At issue is how Medicare officials priced the test. CMS used the crosswalk method, which involves analyzing what CMS charges for tests that have similar steps and for which a lab uses similar resources. Some lab directors have criticized the crosswalk method, saying it does not reflect the actual steps and resources a lab must use to run tests. What’s more, CMS crosswalked AlloMap to a colorectal cancer screening test that looks at a single gene. AlloMap is a complete test that analyzes 20 genes to determine risk of heart transplant rejection.
Labs Favor Gapfill
The other way to set lab test prices is to use the gapfill method. This method is to be used when, as is the case with AlloMap, there is no comparable test existing on the CLFS. With gapfill, officials evaluate charges, payments, and discounts for the test in question; the resources required to perform the test; what other payers pay for the test; and what resources labs use for comparable tests.
CMS recently convened the Advisory Panel on Clinical Diagnostic Laboratory Tests. This panel represents clinical labs and makes recommendations to CMS on pricing and other PAMA implementation issues.
After the panel’s first meeting in August, CMS did not follow the panel’s recommendations to gapfill the ADLTs, Maag said. On October 19, the panel held its second meeting, and Maag presented data showing the flaws in the crosswalk method.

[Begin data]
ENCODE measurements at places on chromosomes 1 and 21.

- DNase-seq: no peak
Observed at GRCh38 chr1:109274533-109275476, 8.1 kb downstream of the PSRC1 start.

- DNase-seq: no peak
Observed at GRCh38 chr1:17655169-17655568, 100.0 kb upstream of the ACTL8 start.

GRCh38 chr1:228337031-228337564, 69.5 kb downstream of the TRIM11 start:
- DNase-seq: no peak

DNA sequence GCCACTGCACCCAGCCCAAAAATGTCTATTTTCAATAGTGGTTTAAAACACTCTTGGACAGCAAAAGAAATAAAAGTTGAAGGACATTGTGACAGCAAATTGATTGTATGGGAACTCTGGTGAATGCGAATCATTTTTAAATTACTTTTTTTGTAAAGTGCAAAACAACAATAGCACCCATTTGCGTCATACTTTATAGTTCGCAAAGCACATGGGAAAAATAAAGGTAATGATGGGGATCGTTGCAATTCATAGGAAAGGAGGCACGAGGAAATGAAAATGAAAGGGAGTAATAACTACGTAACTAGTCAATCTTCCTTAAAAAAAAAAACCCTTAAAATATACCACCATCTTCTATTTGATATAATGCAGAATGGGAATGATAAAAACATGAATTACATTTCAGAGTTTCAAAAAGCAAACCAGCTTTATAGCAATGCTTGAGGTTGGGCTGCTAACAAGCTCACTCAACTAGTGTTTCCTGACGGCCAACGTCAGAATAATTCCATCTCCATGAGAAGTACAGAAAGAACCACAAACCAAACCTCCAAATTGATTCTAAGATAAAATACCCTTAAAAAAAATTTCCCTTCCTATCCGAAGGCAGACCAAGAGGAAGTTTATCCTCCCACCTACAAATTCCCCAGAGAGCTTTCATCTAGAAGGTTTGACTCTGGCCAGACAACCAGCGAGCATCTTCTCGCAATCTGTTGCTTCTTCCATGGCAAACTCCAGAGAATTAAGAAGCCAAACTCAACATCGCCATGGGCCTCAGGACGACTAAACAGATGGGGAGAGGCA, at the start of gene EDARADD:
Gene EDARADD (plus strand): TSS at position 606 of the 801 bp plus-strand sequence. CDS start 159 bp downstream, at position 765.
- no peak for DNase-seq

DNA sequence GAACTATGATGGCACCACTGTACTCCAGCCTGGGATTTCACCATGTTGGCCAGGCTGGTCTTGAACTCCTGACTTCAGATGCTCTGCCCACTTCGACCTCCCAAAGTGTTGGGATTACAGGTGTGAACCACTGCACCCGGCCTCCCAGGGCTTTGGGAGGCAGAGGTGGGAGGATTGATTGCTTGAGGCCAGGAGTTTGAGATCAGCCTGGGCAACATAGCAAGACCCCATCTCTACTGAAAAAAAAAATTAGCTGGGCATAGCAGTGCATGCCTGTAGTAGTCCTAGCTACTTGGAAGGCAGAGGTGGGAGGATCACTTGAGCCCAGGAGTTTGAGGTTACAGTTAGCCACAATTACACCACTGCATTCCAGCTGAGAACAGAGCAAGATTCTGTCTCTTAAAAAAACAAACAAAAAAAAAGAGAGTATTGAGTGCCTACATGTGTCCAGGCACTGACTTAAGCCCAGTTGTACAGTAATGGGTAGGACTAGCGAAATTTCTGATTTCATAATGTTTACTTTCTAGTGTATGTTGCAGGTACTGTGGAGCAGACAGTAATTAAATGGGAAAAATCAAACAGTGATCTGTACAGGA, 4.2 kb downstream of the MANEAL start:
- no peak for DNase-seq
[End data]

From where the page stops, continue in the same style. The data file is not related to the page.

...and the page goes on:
The panel voted unanimously to reject the CMS proposal to use the crosswalk method for AlloMap and the other eight ADLTs because there are no comparable tests available on the CLFS, Maag said. CMS is not expected to announce a decision until it issues the final Medicare clinical lab fee schedule in late November.
“The October 19 meeting was the second one in which the panel recommended CMS use the gapfill method,” noted Maag. “The first time, CMS rejected the recommendation.”
Analyst Amanda Murphy of William Blair & Co., agreed with Maag, writing in an advisory to clients, “For most of the [lab test] codes being priced in 2016, the panel [again] unanimously recommended against CMS’ recent preliminary determination to crosswalk new multianalyte assays with algorithmic analyses (MAAA) codes being priced for 2016 (including Veracyte’s Afirma assay and Genomic Health’s Oncotype DX test for colon cancer).
“In many cases, CMS did not appear to incorporate the panel’s recommendations when it published preliminary determinations for how codes proposed for 2016 should be priced; therefore, it continues to be unclear how much authority the panel has,” added Murphy. “Some panel mem- bers suggested that crosswalking to existing CPT codes that represent different technical tests shows that CMS’ crosswalk proposals do not make sense.”
In addition to hearing Maag’s comments, the panel also heard from representatives of Genomic Health and Veracyte, and discussed the definition of ADLTs under PAMA.
“For the past 10 years, this test has made an important contribution to patient care,” commented Maag. “There is no substitute. Plus, AlloMap is a precision medicine tool that gives data to physicians that improves decisions on how to treat heart transplant patients.
“Precision medicine is the future of healthcare,” he continued. “Yet, our lab company, with ample clinical data to support this lab test, is at risk of going out of business if CMS implements this proposed rule as written.”